Understanding “cues” and “rewards” can help us form or change habits in our personal lives, but in our professional lives we can understand how to create success or sales based on the habits of our customers.  We can better understand how movements get started, and how changes on a global scale can be made.  All this in just 352 pages of a page-turning read.

There is something for everyone in this book – whether you want to understand yourself better, your partner, your family or your boss.  You will see yourself and those around you in the pages of “The Power of Habit.”  Duhigg leaves nothing out.  He discusses addictions in great detail – alcoholism and gambling – and lays out that while there is a great deal of difference between addictions and habits.  Habits do exasperate and feed into addictions.  And changing habits can also work toward ending addictions.

Did you ever wonder how Febreze got to be so popular?  Read all about it in “The Power of Habit.”  Why are those Starbucks workers so darn nice all of the time?  And just how is it that when Rosa Parks refused to get out of her bus seat in Montgomery, the Civil Rights movement really gained momentum.  The power of habits, perhaps?   And then there’s Coach Tony Dungy and his style of coaching, which got him fired many times before it made him famous.  He became the only NFL coach to make the playoffs 10 years in a row and the first African American coach to win a Super Bowl.  How?   Dungy himself said, “Champions don’t do extraordinary things, they do ordinary things, but they do them without thinking, too fast for the other team to react.  They follow the habits they’ve learned.”

Read this book, please.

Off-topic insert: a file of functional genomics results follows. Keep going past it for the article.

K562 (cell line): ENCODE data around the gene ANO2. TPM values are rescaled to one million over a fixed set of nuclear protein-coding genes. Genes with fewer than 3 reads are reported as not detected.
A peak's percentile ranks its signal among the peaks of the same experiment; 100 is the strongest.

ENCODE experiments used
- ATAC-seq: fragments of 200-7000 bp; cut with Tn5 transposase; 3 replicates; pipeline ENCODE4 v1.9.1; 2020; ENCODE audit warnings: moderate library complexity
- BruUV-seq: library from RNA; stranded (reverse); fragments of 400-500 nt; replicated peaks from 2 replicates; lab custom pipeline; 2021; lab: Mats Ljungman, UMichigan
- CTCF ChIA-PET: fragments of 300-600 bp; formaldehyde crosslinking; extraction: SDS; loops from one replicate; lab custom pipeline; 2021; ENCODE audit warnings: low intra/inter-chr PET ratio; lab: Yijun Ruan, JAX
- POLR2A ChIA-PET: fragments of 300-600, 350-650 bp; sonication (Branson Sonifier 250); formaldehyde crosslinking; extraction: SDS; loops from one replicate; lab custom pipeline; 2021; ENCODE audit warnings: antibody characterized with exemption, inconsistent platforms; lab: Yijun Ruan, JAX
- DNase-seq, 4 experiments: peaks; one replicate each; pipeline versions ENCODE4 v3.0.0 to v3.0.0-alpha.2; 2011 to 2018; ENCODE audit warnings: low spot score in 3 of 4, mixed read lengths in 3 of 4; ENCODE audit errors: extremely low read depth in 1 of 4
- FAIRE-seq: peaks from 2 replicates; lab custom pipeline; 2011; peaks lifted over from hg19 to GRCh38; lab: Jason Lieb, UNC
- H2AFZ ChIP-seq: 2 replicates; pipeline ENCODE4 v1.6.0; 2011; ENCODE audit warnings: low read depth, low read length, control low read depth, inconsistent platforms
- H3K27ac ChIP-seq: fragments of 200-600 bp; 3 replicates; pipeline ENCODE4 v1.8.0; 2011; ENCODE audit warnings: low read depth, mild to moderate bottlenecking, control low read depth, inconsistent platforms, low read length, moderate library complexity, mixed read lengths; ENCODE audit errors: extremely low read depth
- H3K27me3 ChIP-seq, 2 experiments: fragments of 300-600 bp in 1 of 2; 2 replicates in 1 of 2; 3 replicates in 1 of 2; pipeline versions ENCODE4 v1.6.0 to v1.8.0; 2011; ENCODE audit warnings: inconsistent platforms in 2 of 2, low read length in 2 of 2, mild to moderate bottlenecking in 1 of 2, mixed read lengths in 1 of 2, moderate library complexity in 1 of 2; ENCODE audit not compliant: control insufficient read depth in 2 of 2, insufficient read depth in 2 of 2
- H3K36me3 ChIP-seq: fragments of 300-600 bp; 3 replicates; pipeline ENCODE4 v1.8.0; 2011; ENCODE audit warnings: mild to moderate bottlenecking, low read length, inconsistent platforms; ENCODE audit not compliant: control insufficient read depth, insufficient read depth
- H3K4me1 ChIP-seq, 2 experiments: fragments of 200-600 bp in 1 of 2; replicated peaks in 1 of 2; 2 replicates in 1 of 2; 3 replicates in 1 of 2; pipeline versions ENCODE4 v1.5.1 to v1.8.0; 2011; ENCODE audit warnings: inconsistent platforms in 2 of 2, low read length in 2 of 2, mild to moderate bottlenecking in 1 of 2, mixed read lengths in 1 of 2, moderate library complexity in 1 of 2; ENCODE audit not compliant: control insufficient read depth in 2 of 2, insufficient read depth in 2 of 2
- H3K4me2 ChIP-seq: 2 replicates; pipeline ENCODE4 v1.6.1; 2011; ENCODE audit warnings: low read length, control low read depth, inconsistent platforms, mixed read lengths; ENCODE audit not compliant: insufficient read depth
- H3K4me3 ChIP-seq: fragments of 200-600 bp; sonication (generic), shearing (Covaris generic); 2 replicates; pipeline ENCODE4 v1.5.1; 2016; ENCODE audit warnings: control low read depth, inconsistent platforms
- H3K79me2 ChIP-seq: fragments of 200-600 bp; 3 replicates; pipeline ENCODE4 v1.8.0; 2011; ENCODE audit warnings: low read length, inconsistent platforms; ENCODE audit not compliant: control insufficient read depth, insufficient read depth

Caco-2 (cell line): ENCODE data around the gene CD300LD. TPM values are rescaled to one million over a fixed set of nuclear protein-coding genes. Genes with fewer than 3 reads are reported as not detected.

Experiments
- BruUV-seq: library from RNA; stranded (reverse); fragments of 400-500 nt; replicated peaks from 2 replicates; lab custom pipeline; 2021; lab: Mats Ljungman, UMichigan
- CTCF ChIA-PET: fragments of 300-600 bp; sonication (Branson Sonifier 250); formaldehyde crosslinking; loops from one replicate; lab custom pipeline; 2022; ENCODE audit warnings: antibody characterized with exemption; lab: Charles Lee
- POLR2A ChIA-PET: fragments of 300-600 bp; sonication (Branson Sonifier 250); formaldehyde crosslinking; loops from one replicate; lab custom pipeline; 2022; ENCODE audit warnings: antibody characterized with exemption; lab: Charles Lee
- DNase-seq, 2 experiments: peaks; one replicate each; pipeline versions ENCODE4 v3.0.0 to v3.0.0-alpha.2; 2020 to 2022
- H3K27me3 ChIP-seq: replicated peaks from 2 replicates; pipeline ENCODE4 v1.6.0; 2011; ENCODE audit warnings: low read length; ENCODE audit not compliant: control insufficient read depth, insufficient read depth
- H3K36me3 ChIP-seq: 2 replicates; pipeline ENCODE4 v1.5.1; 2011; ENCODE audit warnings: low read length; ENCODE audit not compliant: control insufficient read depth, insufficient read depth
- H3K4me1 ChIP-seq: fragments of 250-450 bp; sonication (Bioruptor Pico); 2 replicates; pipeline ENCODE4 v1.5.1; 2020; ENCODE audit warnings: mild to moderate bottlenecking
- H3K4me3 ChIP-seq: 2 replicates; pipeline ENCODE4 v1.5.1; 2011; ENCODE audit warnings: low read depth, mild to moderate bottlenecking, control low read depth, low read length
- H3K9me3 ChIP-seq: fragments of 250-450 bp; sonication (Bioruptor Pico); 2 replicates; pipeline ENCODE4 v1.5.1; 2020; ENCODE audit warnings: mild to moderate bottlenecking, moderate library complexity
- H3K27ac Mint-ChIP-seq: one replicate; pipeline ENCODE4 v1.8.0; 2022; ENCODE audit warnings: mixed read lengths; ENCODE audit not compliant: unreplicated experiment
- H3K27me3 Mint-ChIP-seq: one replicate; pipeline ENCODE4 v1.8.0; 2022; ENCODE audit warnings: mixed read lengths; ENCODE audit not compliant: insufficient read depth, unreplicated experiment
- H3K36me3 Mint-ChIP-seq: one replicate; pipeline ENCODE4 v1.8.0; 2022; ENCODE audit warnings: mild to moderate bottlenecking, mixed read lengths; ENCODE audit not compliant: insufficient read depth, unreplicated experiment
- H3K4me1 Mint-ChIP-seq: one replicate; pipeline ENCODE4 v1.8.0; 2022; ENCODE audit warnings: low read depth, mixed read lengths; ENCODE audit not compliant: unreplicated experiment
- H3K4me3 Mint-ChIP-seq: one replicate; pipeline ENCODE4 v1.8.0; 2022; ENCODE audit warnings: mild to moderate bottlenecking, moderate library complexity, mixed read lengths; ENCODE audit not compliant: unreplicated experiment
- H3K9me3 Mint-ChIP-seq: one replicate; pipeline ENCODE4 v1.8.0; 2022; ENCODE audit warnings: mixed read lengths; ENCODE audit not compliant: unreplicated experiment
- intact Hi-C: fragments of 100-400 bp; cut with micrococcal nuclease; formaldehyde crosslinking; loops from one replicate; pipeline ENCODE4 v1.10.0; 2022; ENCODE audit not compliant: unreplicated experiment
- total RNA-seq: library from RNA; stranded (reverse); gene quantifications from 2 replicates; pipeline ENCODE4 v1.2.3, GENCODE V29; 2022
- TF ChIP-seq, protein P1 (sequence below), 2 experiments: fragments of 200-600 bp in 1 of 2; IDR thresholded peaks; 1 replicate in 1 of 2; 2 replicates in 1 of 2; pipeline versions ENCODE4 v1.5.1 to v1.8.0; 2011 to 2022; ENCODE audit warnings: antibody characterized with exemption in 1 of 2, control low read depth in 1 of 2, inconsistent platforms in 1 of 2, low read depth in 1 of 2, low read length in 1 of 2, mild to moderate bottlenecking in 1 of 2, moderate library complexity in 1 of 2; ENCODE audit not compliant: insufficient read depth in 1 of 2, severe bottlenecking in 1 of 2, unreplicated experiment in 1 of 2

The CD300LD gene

I told a friend just the other day that there are just too many books to read, and it is starting to occur to me that I may not get them all read.  I’m focusing on what I need to do so I can read even more.

But I’ve nestled into some other pretty good habits over the past months here at Simple Serenity Farm.  I spent most of the summer out in my gardens and the harvest was well worth it.  I did plenty of canning and freezing.  My flowers looked better than I can remember in a long, long time.  The flowers were bright and blooming longer than usual, well into November even.  Imagine that.

I’ve got our new “bonus room” set up so I can quilt at a moment’s notice and I don’t think I’m half bad at the simple quilting projects I’ve done.  I’m still Greene County’s most insecure quilter, but that’s a good place for me to be.  I’m grateful that we have the Stitch quilt shop right here in Jefferson with owner Suzanne Sievers to hold my hand on most of my endeavors.

It’s a good life when you spend your time reading, gardening and quilting — all good habits.  Or at least I think so.

I’ll give a fuller report on more of the books that have consumed my 2014 reading schedule at the end of the year, when I’ll report what my final book tally is.  I’m shooting for 60 – so excuse me, I’ve got a book to read.  Right this very minute, it’s “The Boys in the Boat: Nine Americans and Their Epic Quest for Gold at the 1936 Berlin Olympics” by Daniel James Brown.